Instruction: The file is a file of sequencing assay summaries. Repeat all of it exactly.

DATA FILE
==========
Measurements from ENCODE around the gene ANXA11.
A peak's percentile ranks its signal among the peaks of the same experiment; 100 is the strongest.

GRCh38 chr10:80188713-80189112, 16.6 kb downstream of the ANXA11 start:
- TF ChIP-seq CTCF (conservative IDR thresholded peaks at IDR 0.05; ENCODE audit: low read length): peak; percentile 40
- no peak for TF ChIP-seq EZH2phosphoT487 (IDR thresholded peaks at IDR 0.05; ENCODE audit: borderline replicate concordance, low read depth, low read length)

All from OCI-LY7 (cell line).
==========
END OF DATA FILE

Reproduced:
Measurements from ENCODE around the gene ANXA11.
A peak's percentile ranks its signal among the peaks of the same experiment; 100 is the strongest.

GRCh38 chr10:80188713-80189112, 16.6 kb downstream of the ANXA11 start:
- TF ChIP-seq CTCF (conservative IDR thresholded peaks at IDR 0.05; ENCODE audit: low read length): peak; percentile 40
- no peak for TF ChIP-seq EZH2phosphoT487 (IDR thresholded peaks at IDR 0.05; ENCODE audit: borderline replicate concordance, low read depth, low read length)

All from OCI-LY7 (cell line).